“NISSAN Intelligent Mobility.” With that awkward mish-mash of words, Nissan has signed off its commitment to the Supercars series beyond the end of this year, slamming the door shut on half a decade of active participation in Australian motorsport.
In doing so, it is yet to open another one, with the fate of a pair of “assets” – two Nissan GT-R Nismo GT3 race cars that have not turned a wheel in anger since the 2017 Bathurst 12 Hour – hanging in the balance.
“Strategies have changed, and our focus has shifted to other priorities, in particular EVs, SUVs and Nissan Intelligent Mobility,” Nissan Australia managing director Stephen Lester said today while announcing the withdrawal of factory support from the end of this year.
The writing was on the wall. Nissan had only ever claimed two podiums in five years of banging doors with Fords, Holdens and, for a while, Mercedes-Benzes and Volvos. Despite the lack of on-track returns, Lester is adamant the exposure paid dividends.
“We took a long time to come to this decision, and here we’re obviously sitting part-way through the season,” Lester said. “It wasn’t an easy decision to come to, the reality was that since my arrival we’ve taken stock of the market and what the core priorities of the business would be, what the opportunities would look like going forward, and together as an executive team we’ve made the decision,” he said.
“We’ve taken the position from our standpoint of direction of the brand going forward. We see much stronger alignment and tie around Nissan Intelligent Mobility, our future in the EV space as well as SUVs … and that portfolio being much more represented by other activities at this moment in time.”
The message is clear, then, that Supercars isn’t core to what Nissan has to do to sell cars in Australia. In 2013, when it re-entered the paddock for the first time since the early 1990s, it finished the year sixth on the top-selling brands leaderboard behind Toyota, Ford and Holden, Hyundai and Mazda. In April this year, it fell to 10th, outsold by brands it once crushed, including Volkswagen, Subaru, Kia and Mitsubishi. Its Intelligent Mobility mantra is all about its future products, flagged via an already two-year-old strategy to make its products cleaner, safer and easier to use, not brawling, mechanical V8s.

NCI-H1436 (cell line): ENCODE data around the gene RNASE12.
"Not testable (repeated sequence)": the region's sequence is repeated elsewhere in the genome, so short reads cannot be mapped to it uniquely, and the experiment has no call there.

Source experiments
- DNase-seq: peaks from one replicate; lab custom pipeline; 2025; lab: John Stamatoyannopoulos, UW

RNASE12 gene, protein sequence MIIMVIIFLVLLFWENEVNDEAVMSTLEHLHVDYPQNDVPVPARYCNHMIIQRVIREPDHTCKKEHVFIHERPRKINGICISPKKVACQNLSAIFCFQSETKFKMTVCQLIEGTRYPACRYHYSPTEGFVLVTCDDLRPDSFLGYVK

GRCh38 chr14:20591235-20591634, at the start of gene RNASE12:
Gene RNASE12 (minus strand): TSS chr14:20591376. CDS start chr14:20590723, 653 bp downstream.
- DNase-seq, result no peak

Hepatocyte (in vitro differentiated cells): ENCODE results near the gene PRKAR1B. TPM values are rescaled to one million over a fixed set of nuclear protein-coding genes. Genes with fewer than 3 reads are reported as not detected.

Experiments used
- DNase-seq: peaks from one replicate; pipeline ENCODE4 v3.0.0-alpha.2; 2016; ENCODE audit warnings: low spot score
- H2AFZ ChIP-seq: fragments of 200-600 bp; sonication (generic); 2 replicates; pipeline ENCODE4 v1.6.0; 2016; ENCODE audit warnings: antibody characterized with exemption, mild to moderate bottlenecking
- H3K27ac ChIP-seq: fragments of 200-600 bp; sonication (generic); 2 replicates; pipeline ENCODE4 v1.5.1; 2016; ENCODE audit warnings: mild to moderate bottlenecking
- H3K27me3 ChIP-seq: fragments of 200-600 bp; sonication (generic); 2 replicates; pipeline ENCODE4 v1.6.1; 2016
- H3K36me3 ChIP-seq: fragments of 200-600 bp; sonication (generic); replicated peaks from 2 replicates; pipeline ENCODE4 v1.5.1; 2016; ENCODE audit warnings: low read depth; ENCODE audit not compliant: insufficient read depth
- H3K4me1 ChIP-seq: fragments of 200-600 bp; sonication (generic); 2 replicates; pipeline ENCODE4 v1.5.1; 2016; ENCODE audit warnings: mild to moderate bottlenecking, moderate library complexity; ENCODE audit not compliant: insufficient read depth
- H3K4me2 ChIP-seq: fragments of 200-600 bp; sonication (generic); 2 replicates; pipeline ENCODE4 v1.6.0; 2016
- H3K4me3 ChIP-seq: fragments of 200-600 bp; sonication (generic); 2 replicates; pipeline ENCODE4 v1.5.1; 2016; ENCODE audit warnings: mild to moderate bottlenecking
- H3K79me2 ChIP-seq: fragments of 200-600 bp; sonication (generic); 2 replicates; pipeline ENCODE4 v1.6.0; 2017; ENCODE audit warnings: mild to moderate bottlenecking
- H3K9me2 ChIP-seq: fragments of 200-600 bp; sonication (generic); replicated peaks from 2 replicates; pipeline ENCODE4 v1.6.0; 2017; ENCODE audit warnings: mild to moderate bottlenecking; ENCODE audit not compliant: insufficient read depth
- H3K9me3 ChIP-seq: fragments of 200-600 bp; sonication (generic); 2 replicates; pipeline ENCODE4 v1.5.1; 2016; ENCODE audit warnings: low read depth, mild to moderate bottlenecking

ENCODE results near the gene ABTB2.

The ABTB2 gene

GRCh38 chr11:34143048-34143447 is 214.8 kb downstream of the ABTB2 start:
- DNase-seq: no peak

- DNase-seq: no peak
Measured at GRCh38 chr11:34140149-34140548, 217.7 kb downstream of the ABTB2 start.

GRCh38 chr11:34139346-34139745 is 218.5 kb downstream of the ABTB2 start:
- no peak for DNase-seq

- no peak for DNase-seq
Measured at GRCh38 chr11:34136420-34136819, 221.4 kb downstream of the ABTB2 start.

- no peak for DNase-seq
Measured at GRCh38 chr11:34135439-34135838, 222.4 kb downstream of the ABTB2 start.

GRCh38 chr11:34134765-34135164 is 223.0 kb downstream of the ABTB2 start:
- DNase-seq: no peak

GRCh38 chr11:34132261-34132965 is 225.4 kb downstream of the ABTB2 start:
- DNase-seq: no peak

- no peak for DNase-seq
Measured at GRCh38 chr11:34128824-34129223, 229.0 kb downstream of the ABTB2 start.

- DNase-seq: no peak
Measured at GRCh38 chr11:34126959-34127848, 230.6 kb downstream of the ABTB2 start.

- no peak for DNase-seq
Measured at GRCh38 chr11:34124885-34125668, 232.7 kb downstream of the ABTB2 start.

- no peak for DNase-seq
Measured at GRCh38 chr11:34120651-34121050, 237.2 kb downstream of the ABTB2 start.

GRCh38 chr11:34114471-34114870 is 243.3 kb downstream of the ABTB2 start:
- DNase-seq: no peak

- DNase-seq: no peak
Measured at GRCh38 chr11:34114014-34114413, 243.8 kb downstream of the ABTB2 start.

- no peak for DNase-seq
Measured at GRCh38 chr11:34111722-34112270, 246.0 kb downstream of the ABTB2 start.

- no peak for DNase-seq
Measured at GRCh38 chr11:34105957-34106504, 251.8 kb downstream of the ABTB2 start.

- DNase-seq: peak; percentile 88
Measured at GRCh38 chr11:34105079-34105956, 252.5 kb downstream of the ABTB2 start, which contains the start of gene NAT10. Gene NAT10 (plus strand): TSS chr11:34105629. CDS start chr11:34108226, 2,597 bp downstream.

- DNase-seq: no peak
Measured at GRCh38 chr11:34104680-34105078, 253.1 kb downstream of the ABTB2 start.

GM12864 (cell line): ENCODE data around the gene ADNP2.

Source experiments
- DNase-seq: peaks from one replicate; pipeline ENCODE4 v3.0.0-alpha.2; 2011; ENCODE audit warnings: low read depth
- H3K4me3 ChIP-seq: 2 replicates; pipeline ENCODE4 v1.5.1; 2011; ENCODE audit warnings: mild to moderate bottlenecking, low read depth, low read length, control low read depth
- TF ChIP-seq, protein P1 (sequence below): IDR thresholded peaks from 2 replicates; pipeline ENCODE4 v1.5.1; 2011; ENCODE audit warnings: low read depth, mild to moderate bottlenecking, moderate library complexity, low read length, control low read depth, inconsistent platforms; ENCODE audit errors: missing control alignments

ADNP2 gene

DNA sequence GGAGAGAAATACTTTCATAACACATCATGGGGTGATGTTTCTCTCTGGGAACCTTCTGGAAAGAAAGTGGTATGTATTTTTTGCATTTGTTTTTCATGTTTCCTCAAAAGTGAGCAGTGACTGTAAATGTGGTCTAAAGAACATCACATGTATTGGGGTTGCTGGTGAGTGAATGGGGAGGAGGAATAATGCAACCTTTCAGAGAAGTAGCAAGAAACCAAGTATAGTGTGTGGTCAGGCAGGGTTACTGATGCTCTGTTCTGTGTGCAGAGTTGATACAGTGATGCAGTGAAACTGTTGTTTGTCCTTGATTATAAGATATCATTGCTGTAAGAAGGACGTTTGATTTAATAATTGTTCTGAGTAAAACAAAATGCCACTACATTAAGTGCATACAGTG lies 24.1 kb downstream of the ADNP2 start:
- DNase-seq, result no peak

Nissan’s global motorsport intentions are very different. Via its performance sub-brand, Nismo, the carmaker has signed up to the Formula E electric open-wheeler series, following in the wake of a stream of manufacturers attracted to the future-looking, fixed-cost sport including Audi, BMW, Jaguar, Mercedes-Benz and Porsche.
“Today’s announcement ends hope that Nissan would bring its iconic GT-R to the category as part of Supercars’ Gen2 platform, which welcomes two-door cars,” Supercars said in a statement acknowledging Nissan’s plans.
As optimistic as Supercars can spin today’s disappointing news, fielding the GT-R was never an option. Beyond the Altima, which wore its Supercars suit – and its sales ambitions – awkwardly, there were never any formal talks around Godzilla ever making a return to Aussie motorsport’s top tier. Period. “No, there was not,” Lester simply replied when asked if there ever was. “I don’t see the alignment of the GT-R to the Supercars series.”
The Supercars field will face more change in the wake of Nissan’s departure. Ford is back funding a team after three years in the wilderness, saddling up its motorsport future with the Mustang. Holden, meanwhile, has committed to support its ZB Commodore’s efforts at least until the end of 2019.
Kelly Racing has announced it will campaign the Altima in next year’s championship with Nissan’s blessing, although Lester hinted that the question of whether the cars would wear a Nissan badge on the front was still to be decided. It’s also unclear how many of the soon to be Altima-not-Nissans will line up on the grid.
“It’s business as usual for us in 2019 as we continue to race the Altima next year,” Nissan Motorsport team owner Todd Kelly said in a statement. “We’re extremely proud of the work we’ve achieved in designing the Altima race car and a road car based engine for competition in this category.
“This announcement won’t slow our development as we continue to push further up the grid.”
The team’s next phase, beyond that, would be “an exciting one”, Kelly said.
According to Lester, today’s announcement wasn’t about the money. “We have a different strategic direction for the company that at this point doesn’t involve Supercars Series. It does not mean that we don’t see value in racing, we need to take a step back in our approach towards motorsport and look at how we can make that best fit within our future objectives.
“It’s [Supercars] definitely not a financial resource point; again it strictly comes back to our direction, corporately, and where we see the company going over the next few years in our midterm plan.”
Whether that plan includes a return to the Mountain for the 2019 Bathurst 12 Hour is yet to be decided. According to Lester, the deadline for that decision is also looming.
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